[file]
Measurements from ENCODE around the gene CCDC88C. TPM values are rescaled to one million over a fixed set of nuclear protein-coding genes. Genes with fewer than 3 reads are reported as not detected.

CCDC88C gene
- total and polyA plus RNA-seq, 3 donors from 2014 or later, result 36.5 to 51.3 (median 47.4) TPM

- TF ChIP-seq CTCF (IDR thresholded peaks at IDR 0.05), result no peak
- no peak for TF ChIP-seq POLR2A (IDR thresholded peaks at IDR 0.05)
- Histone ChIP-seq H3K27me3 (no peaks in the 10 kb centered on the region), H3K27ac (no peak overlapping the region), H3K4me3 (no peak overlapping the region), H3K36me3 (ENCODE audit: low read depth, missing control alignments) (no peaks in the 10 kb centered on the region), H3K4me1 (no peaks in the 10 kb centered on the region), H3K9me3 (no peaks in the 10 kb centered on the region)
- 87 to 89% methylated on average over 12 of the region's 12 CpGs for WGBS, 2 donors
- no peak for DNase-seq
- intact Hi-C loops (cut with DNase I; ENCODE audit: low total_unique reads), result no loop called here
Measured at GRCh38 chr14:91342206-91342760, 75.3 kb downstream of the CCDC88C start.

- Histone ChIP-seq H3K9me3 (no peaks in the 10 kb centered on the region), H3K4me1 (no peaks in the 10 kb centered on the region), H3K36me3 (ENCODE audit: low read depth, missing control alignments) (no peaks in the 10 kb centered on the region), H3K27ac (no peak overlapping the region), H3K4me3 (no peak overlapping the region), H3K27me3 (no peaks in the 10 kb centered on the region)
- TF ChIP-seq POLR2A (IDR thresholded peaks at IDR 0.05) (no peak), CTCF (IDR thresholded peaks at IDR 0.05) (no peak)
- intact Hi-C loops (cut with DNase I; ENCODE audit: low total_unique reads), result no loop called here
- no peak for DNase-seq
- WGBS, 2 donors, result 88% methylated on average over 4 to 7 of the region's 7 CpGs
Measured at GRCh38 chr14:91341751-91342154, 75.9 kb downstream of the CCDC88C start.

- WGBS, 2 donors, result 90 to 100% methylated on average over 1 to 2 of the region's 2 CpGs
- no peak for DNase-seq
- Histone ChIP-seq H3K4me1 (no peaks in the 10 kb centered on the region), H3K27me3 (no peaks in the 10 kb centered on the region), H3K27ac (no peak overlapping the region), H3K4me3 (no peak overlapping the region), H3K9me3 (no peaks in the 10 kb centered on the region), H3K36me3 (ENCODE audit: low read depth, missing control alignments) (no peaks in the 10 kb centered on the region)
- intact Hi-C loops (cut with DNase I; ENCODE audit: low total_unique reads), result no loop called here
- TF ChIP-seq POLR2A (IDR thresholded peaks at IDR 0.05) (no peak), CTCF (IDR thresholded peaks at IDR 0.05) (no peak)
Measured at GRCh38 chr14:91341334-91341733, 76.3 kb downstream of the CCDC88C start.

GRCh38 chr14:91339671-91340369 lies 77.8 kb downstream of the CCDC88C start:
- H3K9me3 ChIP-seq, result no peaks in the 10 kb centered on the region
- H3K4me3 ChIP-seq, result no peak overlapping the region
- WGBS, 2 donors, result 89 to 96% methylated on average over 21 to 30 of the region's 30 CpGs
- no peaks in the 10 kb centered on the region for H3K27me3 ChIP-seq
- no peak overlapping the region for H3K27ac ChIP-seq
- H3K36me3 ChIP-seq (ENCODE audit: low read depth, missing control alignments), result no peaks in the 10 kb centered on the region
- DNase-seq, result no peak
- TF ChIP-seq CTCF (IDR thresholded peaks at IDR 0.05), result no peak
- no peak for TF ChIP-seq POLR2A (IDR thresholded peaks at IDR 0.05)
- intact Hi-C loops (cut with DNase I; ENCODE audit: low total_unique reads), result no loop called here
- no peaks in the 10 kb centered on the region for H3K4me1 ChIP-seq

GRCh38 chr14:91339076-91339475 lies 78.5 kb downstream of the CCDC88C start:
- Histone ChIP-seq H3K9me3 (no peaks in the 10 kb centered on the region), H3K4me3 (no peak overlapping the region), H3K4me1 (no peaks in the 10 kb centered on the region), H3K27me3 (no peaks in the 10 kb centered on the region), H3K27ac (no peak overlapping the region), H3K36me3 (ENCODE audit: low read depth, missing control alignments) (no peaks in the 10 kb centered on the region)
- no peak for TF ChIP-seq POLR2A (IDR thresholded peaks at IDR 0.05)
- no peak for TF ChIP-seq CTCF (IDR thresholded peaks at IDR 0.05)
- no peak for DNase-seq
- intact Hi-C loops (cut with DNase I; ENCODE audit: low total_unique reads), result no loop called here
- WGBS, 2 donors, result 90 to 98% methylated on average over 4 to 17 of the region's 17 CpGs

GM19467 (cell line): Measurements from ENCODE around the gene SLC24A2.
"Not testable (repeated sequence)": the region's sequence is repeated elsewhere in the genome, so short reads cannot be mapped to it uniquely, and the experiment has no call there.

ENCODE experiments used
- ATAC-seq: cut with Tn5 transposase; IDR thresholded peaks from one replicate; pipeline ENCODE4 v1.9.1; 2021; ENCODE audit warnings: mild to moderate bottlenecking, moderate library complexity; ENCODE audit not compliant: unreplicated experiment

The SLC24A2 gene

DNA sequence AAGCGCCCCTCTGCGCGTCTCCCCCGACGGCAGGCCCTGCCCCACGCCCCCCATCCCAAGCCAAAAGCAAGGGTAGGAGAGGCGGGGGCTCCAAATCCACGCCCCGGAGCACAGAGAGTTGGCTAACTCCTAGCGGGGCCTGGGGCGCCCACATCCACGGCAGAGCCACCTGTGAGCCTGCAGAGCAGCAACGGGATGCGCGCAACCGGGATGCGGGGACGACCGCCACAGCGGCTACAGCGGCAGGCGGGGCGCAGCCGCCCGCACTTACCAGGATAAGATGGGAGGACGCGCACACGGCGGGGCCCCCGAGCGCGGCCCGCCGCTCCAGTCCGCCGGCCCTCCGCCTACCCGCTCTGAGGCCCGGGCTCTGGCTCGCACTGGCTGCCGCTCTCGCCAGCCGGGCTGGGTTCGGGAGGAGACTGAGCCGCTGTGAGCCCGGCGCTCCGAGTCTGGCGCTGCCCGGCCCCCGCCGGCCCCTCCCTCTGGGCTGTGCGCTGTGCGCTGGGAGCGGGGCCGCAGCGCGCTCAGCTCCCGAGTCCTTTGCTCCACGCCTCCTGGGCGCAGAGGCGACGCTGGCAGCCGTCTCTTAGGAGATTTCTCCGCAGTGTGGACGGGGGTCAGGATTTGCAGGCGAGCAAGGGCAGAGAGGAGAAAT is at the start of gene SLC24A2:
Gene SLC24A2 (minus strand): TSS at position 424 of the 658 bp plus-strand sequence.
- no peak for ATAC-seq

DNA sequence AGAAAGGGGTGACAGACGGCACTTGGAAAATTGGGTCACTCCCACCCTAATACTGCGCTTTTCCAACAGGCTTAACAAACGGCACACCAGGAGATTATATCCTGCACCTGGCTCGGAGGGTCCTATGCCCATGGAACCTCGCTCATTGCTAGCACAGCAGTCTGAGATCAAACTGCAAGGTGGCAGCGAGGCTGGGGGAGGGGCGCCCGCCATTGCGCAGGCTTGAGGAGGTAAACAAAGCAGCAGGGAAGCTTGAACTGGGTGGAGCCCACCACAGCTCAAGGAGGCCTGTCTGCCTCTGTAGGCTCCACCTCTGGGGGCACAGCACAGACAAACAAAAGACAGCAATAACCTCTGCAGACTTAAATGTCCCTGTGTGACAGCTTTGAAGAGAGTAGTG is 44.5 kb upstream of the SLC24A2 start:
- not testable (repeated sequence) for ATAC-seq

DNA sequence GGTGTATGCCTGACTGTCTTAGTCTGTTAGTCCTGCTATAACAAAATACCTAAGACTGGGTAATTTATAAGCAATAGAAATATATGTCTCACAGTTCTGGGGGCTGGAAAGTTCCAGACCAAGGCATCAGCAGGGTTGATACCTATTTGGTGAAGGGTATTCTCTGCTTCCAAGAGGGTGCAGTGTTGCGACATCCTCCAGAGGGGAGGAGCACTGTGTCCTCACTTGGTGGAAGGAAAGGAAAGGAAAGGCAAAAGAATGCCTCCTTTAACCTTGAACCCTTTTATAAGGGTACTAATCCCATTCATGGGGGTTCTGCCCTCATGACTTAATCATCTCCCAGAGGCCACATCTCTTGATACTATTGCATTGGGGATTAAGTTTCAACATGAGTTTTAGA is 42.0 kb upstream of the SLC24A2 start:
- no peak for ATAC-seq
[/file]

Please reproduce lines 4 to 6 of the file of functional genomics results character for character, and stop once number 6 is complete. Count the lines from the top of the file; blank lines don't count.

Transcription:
- TF ChIP-seq CTCF (IDR thresholded peaks at IDR 0.05), result no peak
- no peak for TF ChIP-seq POLR2A (IDR thresholded peaks at IDR 0.05)
- Histone ChIP-seq H3K27me3 (no peaks in the 10 kb centered on the region), H3K27ac (no peak overlapping the region), H3K4me3 (no peak overlapping the region), H3K36me3 (ENCODE audit: low read depth, missing control alignments) (no peaks in the 10 kb centered on the region), H3K4me1 (no peaks in the 10 kb centered on the region), H3K9me3 (no peaks in the 10 kb centered on the region)